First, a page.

It is now widely recognized that multiple antennas will figure prominently in future wireless communications systems, since they can significantly boost the channel capacity, as well as lower the probability of error, of a wireless communications link. However, before the above promise can be realized in a practical communications system, there are several key research challenges that must be addressed. This research studies several of the information-theoretic, coding-theoretic, and signal processing challenges encountered, as well as the impact of integrating their solutions into a multi-user wireless network. A common thread encountered throughout is that the tools developed, as well as the results obtained, have implications well beyond multi-antenna communications--both in terms of the introduction of new mathematical methods, as well as in terms of their applicability to more general communication problems. The first research challenge addressed is information-theoretic: the actual channel capacity of a multi-antenna wireless link is known only under certain idealized conditions. For most realistic conditions, the channel capacity is unknown and it is not clear how it depends on the speed of the fading, the number of antennas, and the SNR. Nor is it clear what the optimal transmission strategies should be and what the performance of training-based schemes are. This research will focus on these problems for continuously- and block-fading channels, where the analysis appears to be tractable and where the theory of random matrices plays a major role. The second challenge is that of designing space-time codes that deliver on the high data rates promised by theory, have good error performance, and that lend themselves to efficient encoding and decoding. Compared to conventional codes, the added spatial dimension adds a whole new twist to the code design problem, and a variety of information-theoretic, linear-algebraic, and group-theoretic ideas play a prominent role. The signal processing research challenge is to devise algorithms that are efficient, so that all the processing can be done in real time. Recent work by the researcher has analytically demonstrated that, for a wide range of rates and SNRs, polynomial-time maximum-likelihood decoding of several classes of space-time codes is possible. This research will fully pursue the implications of this result, both in terms of the design of new algorithms and codes, as well as in terms of understanding the tradeoffs between maximum-likelihood performance and computational complexity.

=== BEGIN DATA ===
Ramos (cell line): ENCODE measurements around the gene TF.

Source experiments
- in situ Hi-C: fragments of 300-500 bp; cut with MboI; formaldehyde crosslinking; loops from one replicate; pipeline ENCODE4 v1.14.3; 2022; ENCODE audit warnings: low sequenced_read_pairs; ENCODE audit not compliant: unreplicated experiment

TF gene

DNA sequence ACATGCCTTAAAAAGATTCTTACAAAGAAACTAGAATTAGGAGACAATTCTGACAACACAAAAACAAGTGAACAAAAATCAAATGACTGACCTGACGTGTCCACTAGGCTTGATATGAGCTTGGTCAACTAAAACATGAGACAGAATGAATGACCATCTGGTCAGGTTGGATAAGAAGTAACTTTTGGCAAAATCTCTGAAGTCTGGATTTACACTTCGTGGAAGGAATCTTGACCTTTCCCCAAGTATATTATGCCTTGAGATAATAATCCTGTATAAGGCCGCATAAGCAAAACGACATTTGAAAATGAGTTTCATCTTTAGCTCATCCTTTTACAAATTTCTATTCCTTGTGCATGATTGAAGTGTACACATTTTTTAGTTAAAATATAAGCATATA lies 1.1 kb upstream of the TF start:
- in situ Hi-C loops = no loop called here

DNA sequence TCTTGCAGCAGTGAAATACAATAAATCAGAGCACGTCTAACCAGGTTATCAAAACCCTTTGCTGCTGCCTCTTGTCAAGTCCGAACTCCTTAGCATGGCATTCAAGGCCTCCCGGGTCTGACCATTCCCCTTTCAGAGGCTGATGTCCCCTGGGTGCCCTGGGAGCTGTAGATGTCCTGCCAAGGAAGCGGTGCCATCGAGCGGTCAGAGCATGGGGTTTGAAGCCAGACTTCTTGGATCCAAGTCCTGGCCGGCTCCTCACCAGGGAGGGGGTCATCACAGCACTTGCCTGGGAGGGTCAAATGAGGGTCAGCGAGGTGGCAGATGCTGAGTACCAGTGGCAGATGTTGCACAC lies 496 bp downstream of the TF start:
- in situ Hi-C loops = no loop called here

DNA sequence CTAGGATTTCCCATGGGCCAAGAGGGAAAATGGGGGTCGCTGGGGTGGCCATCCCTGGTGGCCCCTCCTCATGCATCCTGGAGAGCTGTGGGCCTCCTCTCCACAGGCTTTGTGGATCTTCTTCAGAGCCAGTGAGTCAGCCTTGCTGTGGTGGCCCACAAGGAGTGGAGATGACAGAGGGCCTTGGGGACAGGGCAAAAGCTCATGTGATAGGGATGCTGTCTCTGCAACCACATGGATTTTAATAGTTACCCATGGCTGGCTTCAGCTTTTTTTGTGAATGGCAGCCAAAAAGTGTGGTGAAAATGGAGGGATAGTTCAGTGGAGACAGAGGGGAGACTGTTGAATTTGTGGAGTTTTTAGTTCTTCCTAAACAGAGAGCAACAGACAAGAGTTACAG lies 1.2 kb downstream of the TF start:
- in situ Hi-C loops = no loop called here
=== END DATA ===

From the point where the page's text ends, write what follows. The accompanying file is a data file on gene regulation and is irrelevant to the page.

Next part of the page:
This project was originally funded as a CAREER award, and was converted to a Presidential Early Career Award for Engineers and Scientists (PECASE) award in May 2004.

National Science Foundation (NSF)
Division of Computer and Communication Foundations (CCF)
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John Cozzens
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California Institute of Technology
United States
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